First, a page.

When I got to this place to shoot I saw the soldier standing at the wall, I shot a few frames of just him early on, along with some details, his hands on the Kalashnikov, the Soviet military belt buckle, stuff like that (that photo made my edit), but the images of just the soldier alone were lame and boring and not complex enough, so I wanted to wait for someone to walk by to add another layer to the image, so I made a mental note of the exposure and then went on shooting other things, equally lame and boring. But I was keeping an eye on that composition I wanted. Then, suddenly, it was all right here, the shadow was right, the other soldier walked by and boom, it was done in three frames. Sometimes being patient like that doesn't workout, but this time it did and I had planned it right... well, almost, that little line behind the bridge of the soldier's nose bugs me, if that wasn't there I would be much happier. 
 
TID:
 
What have you learned about yourself in the process of making these images?
 
NARAYAN:
 
In terms of making images, I learned to be patient and have low expectations. That has helped me a lot in life. Personally I learned the issues of this project, centrally self-determination, is more complex than I had originally thought. I thought it was pretty clear, that self-determination is a good thing, and it is, but it's in conflict with multi-culturalism, which is also a good thing... but everything is conditional. Multi-culturalism should be the goal... but it only works if all groups enjoy the same rights and privileges, but that doesn't always happen.  
 
 
TID:
 
What have you learned about others?
 
NARAYAN:
 
I learned how strong nationalism can be and how destructive it is when it turns into chauvinism, which is a pretty ugly side of humanity. On the other hand, I learned how much people desire to be a part of a larger community and the isolation people feel when they aren't.
 
TID:
 
I read that your body of work will be featured in the Madison Museum of Contemporary Art. How did you create this opportunity?
 
NARAYAN:
 
 
Well, I've had this project on ice for a few years and at the end of 2013, I made it a 2014 goal to push this work out more. I had been mostly focused on building a career and finally felt like I was at a point to start putting some energy into getting this work out there. This opportunity came up after an introduction was made with one of the curators at the museum. After a series of meetings with the museum curators and director, they proposed a show in their State Street gallery, which is their medium sized gallery (they currently have an Alec Soth exhibit in their big gallery). I was over the moon. I was hoping they might just pass my name along to an art gallery in the area, but the decided to do a whole exhibition. It was very generous of them. 
 
 
 
TID:
 
With this, do you have any advice do you have for photographers?
 
NARAYAN:
 
My advice is to be patient. It's really hard to be patient when you are pouring you heart and soul and your savings into a project, though. Letting your work sit for a while is a good thing, too. Let it collect some dust and then come back and look at it... I would see new things and change my edits. Having some time away from something you are that close to is good. You come back to it with fresh eyes and see it differently. For me it also helped to not have too many per-concieved ideas of what I should or need to be shooting or what I should expect to see. I mapped out this project in terms of themes but looked for the same themes in each country. I mean, this was a big, sprawling project and it needed to have a clear definition and project parameters, otherwise it could go on forever. So have a cut off point so you can say, OK, this good enough, it's done.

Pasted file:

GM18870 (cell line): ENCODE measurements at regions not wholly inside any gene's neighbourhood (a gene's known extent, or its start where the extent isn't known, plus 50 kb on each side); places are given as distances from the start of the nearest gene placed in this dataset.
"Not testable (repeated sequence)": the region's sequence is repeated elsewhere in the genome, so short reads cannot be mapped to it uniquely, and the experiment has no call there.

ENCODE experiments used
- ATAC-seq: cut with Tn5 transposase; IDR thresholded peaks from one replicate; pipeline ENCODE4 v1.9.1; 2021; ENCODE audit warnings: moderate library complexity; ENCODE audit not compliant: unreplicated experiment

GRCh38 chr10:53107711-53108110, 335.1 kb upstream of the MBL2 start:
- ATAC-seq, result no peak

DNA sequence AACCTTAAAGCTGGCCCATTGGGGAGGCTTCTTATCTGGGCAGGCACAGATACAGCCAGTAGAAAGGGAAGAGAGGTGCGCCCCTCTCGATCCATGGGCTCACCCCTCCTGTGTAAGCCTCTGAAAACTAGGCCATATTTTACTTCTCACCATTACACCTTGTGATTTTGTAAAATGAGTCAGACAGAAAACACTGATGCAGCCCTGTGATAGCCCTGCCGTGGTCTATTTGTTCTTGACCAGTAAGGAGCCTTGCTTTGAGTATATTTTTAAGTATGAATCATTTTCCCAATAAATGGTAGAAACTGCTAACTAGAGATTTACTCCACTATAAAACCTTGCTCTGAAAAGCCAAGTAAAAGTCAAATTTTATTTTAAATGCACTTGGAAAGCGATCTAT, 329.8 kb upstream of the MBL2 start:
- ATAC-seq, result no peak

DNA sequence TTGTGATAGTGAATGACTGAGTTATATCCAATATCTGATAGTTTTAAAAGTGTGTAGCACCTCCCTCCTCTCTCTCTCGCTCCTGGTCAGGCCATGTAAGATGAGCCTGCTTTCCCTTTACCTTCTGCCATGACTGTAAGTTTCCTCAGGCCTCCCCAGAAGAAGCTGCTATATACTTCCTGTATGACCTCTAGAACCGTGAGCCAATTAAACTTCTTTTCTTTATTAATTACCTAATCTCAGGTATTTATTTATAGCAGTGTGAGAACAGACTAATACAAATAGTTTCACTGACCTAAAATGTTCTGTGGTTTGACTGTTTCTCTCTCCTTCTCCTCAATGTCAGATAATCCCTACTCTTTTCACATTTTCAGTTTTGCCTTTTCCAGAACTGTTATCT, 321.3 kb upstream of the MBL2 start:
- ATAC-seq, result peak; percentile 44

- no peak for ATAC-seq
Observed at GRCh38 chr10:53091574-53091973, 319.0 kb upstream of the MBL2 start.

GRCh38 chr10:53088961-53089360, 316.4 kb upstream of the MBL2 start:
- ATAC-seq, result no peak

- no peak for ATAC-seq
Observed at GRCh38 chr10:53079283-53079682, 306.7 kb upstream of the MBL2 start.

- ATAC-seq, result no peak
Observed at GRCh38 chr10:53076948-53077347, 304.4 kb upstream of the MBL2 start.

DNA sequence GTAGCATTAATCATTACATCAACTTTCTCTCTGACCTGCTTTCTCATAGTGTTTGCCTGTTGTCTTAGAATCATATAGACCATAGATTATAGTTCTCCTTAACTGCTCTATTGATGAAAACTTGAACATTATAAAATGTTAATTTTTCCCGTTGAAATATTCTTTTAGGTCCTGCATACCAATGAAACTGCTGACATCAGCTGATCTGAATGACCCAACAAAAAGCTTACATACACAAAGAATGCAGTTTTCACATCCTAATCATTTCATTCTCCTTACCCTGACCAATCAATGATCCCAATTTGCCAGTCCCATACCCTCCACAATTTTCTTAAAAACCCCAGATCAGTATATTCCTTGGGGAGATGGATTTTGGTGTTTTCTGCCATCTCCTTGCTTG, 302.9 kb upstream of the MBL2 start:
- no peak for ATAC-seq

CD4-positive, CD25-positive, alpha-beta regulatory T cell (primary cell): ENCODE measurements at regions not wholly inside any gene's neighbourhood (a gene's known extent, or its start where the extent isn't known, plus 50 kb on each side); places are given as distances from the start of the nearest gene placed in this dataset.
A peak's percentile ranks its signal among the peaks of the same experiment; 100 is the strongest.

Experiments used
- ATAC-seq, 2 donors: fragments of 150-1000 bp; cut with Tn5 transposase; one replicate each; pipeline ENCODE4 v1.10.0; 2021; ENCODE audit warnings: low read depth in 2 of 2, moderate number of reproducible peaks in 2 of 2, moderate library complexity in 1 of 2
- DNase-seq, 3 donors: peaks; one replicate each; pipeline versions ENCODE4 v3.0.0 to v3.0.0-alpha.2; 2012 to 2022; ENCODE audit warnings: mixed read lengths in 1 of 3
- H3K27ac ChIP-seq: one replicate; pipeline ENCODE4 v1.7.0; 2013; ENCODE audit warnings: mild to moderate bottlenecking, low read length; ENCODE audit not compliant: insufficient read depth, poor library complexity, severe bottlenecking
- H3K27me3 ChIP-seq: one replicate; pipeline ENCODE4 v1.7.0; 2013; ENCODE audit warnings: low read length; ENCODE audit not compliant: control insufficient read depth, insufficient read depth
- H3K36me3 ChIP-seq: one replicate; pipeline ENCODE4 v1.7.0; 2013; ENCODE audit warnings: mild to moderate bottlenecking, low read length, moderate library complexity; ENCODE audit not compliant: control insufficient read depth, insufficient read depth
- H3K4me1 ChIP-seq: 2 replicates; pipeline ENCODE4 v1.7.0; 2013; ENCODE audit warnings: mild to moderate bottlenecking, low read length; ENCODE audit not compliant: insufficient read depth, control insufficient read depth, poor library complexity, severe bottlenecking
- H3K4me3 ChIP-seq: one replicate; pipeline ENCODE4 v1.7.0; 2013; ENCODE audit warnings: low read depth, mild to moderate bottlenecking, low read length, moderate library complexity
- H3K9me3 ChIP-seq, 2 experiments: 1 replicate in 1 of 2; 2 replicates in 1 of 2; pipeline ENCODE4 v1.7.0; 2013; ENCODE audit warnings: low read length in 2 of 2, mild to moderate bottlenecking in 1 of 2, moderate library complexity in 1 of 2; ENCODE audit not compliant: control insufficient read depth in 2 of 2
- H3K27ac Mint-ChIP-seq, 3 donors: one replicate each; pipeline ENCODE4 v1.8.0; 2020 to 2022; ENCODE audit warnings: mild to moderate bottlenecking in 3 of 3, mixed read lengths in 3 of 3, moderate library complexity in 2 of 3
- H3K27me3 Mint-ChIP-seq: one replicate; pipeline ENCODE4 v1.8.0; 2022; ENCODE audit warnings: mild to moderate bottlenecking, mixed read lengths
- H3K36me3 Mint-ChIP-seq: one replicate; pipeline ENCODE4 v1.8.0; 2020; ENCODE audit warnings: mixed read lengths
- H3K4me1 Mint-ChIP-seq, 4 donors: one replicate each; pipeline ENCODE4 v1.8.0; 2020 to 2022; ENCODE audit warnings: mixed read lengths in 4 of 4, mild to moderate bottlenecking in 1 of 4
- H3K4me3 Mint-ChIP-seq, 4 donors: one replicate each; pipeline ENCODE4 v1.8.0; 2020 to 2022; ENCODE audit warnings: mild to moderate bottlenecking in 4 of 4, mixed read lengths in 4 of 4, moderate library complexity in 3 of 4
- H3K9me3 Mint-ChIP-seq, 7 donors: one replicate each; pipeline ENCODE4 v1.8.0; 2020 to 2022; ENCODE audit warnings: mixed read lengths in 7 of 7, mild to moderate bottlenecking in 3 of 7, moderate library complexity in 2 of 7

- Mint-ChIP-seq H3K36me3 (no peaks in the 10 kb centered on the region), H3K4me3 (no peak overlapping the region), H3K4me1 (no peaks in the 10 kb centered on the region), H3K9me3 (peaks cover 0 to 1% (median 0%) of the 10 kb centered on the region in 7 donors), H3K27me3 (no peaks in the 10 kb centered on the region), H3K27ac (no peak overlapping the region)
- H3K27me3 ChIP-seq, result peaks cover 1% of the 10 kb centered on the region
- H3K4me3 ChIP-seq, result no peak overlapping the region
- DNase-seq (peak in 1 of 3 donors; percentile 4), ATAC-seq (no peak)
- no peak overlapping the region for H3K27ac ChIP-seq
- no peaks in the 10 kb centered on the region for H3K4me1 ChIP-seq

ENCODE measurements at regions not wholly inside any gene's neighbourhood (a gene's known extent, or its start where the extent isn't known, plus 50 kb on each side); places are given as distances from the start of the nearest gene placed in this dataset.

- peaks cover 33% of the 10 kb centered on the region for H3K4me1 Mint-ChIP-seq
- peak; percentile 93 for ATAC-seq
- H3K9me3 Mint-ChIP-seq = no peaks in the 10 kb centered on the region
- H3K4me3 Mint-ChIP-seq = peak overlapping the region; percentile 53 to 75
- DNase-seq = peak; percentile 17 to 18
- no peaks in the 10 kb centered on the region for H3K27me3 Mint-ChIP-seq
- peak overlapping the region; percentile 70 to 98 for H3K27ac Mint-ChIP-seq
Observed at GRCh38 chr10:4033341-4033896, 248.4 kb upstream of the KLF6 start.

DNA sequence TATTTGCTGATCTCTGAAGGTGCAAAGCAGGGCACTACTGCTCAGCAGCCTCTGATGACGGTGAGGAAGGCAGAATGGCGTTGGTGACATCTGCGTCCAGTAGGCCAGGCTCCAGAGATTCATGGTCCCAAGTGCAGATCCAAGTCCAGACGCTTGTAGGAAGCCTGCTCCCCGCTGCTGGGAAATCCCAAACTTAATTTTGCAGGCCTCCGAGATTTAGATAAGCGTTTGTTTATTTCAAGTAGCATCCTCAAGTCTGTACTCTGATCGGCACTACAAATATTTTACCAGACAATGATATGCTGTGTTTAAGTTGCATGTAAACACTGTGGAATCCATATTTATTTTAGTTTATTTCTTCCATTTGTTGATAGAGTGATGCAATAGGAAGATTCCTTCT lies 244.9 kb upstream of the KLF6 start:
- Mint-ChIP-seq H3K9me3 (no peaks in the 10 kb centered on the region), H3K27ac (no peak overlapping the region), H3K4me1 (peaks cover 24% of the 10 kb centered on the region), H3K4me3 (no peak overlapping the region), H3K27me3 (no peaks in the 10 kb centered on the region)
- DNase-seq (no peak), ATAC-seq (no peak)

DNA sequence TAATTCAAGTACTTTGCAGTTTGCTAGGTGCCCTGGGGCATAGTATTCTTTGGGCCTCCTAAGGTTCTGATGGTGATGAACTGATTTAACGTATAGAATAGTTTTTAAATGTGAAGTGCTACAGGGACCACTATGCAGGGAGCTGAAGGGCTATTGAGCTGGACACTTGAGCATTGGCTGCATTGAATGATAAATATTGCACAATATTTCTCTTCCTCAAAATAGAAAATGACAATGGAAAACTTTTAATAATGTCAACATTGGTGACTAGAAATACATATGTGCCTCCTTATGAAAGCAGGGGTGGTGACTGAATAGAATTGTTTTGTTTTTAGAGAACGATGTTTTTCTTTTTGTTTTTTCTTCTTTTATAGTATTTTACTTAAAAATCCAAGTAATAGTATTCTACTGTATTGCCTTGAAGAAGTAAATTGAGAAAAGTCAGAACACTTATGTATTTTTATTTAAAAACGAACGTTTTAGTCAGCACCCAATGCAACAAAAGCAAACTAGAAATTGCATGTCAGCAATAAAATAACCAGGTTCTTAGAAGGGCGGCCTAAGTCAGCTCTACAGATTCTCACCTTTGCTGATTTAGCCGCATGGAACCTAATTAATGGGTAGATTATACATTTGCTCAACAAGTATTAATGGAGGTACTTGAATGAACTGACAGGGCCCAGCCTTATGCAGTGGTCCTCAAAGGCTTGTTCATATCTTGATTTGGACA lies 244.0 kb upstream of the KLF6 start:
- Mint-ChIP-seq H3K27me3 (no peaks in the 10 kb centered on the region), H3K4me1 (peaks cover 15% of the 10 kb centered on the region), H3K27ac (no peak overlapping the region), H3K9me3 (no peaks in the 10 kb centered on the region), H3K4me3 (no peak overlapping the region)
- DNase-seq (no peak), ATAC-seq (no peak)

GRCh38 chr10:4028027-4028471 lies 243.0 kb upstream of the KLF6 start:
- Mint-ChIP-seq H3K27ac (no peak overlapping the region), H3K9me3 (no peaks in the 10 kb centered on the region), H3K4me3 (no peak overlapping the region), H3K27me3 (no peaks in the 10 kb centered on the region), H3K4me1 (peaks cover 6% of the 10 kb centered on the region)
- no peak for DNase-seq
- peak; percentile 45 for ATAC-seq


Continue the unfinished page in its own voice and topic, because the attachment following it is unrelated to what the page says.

In terms of getting your work out to the public, that's a tougher one. When I was shooting this, I would pitch parts of it to magazines, like Newsweek and Time ect, and none of them would do anything with, which was very frustrating at the time. They could probably smell the desperation on me. Once I was less eager and desperate, I started getting some of it published, like Foreign Policy Magazine and Virginia Quarterly Review. But I was always proactive about trying to get it featured on the blogs, like NPR's picture show or in PDN's Exposure's section. I didn't wait around for some to discover it, I would propose it to them because I believed it would be good content for them and that the work deserved to be featured. So be pro-active but not desperate. 
 
 
 
:::BIO:::
 
 
 
True story*, I was named by the guy on the side of the Yogi Tea boxes. Regardless of my super cool Indian name, I am, in fact, not Indian at all. I am the grandson of a Minnesotan circus tight-rope walker and the nephew of a Virginian goat farmer. As a young boy, I lived in an ashram in New Mexico and spent my adolescence cleaning boat shops in the Pacific Northwest to afford my bicycle habit while racing cyclo-cross in Europe on the US national cycling team. I came to photography through the fermented horse milk fog of hitchhiking through Mongolia. 
 
At the age of twelve I learned that it is called the Pulitzer Prize and not, as I had long held to be true, the Pull It Surprise, which would later save me from many embarrassing moments, considering the grants I have received from the Pull It, I mean, Pulitzer Center. Upon completion of my graduate studies in photography at Syracuse University, I moved to Istanbul, where I spent much of my time trying to mentally will my phone to ring with glamorous and exciting assignments. Yadda yadda yadda now I live in Madison, Wisconsin with my wife and our adorable kitty, Earl Greyscale. Some times I enter awards and sometimes I win some (like AP-30 and even an Addy!!), but most of the time I don't. When I'm not losing photography awards, I'm out riding my bike.
 

You can view more of my work here:

http://www.narayanmahon.com/

And here:

http://www.newyorker.com/culture/photo-booth/somalilands-long-game

http://www.npr.org/blogs/pictureshow/2011/04/15/135419911/somaliland-a-land-in-limbo

http://www.pdnonline.com/features/Nation-Building-Exp-4439.shtml

http://lens.blogs.nytimes.com/2014/09/29/new-nations-living-in-limbo/

http://www.ttbook.org/book/lands-limbo